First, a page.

Gaelic: It’s alive and well and thriving in Falkirk

Members of the Gaelic Language beginners' class in Camelon.
Members of the Gaelic Language beginners' class in Camelon.

Despite reports to the contrary Gaelic is alive and well in Falkirk and it’s beating heart can be found in Camelon Education Centre.​

Home to a Gaelic language class for the last seven years, the Abercrombie Street centre recently started offering a Gaelic beginners class as well, to ease the transition into the advanced class.

Gaelic tutor Diane MacIntyre said: “The advanced class has been running for years and has seen around 50 people on the books in that time. We ran an awareness day in the Howgate Centre to gauge the interest in Gaelic and from that we got about 20 names of people who would be interested in attending a beginners class.”

The class members, who range in age from 17 to 70, were disappointed to read Councillor John McLuckie’s negative comments in The Falkirk Hearld earlier this month regarding the language.

At the council’s September 26 meeting, members were discussing the Gaelic Language Plan, which aims to boost the use of the language locally, when Councillor McLuckie said Gaelic was a dead language.

He added he liked Gaelic music and culture, but could not understand why the Scottish Government wanted to promote something which the vast majority of people in the Falkirk area did not use – the report stated only 0.67 per cent of the population of Falkirk are able to read, write and speak Gaelic.

Falkirk Council is required to raise the “status and profile” of Gaelic having received a £11,200 grant from Gaelic promotion body Bord na Gaidhilig last August to enable them to pursue this aim.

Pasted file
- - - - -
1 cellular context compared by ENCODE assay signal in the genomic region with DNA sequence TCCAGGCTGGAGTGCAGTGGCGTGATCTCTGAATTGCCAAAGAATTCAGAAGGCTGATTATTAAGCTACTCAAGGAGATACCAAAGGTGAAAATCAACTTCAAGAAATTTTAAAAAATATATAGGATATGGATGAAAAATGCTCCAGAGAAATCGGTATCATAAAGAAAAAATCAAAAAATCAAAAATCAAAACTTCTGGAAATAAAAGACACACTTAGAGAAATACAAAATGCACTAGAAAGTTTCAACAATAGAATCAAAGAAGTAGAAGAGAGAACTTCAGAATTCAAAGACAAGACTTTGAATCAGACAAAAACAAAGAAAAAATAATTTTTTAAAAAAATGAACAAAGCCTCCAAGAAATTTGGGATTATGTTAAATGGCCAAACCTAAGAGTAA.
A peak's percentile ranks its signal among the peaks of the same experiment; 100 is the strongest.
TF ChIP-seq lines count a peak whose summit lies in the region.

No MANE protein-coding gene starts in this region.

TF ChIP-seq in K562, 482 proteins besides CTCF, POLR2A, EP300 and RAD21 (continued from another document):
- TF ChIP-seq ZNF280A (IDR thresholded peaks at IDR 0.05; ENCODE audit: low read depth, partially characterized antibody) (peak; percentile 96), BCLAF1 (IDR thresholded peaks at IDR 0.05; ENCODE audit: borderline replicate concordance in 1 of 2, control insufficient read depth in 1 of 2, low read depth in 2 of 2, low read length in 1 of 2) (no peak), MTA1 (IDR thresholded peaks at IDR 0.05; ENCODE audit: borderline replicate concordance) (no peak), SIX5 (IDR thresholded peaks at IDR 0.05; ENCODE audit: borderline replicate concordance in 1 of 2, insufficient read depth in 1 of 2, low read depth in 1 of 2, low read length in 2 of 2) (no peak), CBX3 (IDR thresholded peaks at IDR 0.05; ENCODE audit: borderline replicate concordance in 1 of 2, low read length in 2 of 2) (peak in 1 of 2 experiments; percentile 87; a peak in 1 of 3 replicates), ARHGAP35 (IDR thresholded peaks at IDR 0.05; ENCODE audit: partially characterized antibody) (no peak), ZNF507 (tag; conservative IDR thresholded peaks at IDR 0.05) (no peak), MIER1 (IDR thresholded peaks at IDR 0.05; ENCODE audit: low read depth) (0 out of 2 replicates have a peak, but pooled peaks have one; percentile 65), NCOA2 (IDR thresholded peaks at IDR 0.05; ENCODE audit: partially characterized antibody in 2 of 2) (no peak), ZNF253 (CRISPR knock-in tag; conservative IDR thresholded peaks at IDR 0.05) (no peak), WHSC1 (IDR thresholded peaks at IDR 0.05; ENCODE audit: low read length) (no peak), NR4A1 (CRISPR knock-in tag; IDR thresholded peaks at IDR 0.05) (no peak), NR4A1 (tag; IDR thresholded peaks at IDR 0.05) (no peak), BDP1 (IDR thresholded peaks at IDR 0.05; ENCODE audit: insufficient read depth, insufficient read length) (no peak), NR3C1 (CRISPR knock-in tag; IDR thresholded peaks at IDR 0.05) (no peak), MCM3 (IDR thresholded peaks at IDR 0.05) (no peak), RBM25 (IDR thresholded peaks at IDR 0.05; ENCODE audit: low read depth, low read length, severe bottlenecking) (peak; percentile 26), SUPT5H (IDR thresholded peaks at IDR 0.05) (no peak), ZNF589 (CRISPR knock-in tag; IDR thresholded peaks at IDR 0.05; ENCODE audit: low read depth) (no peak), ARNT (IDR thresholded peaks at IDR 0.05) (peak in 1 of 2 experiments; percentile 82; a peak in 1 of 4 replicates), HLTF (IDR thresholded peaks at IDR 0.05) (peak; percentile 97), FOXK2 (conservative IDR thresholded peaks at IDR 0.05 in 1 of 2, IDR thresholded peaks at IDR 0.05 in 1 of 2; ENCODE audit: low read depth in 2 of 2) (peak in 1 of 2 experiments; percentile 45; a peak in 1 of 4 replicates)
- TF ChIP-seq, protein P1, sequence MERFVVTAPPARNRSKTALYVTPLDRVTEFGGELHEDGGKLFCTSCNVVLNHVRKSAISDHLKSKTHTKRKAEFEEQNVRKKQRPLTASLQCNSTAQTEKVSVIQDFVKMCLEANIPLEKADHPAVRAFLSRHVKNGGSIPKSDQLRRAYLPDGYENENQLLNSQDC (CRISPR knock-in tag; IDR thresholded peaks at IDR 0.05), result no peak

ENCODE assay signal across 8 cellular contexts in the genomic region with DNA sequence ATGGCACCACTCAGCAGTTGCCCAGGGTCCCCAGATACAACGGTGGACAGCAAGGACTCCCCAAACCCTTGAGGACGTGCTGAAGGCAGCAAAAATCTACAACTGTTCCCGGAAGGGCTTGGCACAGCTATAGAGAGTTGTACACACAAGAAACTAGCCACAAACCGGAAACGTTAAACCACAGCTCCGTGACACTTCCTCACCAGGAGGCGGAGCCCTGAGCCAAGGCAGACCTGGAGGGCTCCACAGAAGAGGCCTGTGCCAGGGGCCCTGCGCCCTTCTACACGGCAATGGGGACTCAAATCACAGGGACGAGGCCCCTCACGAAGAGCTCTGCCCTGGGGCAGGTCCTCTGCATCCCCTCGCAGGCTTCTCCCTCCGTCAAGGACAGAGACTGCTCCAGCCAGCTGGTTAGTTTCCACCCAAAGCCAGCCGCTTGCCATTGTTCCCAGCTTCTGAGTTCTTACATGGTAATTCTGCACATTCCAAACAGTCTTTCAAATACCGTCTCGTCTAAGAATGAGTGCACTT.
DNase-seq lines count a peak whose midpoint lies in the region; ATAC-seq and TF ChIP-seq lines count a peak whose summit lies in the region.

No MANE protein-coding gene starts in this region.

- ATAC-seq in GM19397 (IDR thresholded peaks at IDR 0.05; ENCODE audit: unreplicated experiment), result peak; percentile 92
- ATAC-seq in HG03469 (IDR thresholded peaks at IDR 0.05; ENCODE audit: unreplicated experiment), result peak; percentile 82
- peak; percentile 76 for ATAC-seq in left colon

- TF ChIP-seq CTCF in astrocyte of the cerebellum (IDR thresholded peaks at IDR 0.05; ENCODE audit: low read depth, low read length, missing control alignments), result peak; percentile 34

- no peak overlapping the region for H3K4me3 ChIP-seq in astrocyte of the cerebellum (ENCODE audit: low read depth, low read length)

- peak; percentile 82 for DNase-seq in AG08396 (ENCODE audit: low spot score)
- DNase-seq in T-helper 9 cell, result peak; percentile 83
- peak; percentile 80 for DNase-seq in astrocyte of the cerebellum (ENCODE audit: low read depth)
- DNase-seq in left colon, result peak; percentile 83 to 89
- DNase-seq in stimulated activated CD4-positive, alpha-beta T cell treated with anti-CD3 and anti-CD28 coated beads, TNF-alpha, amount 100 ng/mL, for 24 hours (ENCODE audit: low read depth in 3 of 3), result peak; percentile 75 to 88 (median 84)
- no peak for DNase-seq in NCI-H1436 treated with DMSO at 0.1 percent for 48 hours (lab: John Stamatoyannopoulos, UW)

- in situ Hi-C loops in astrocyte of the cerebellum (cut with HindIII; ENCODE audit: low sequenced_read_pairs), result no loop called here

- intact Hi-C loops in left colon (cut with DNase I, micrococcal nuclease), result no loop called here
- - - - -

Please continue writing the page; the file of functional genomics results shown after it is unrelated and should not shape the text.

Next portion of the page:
The Gaelic classes in Camelon will benefit from this funding as they teach the language to a wide variety of people – who all have their own reasons for learning it.

Diane said: “The most common reasons are they enjoy the culture and the music or their children are now learning it.”

Lorraine Alexander, from Falkirk, said: “I have always wanted to learn Gaelic but I’ve never had the opportunity until now. I always liked Runrig’s music and then my daughter had people coming from Germany to visit her and they actually knew Gaelic, so that got me started.”

Norah Summers, who was born on the Isle of Harris, said she wanted to learn the language of her father, who was a native Gaelic speaker.

“They say it is the language they speak in heaven,” she said.

Kinnaird, Comely Park and Bainsford Primary schools teach Gaelic in some form, with Kinnaird running an after-school Gaelic club for primary five and six pupils. Teachers like Julie McNeil from Kinnaird attend the Gaelic Language class in Camelon, brushing up on their Gaelic to help them teach it to the youngsters.

“I would say it’s far from dead when they are actually training more and more people to use it,” said Diane. “It’s part of our heritage - a language spoken here for years, but for various reasons it has become less popular.”

The Gaelic beginners class is held every Monday during term time and the advanced class takes place on Thursdays. Both run from 7 to 9 p.m.

Members of the class have extended an open invitation to Councillor McLuckie and said he is welcome to come along and see for himself living proof the language is far from dead.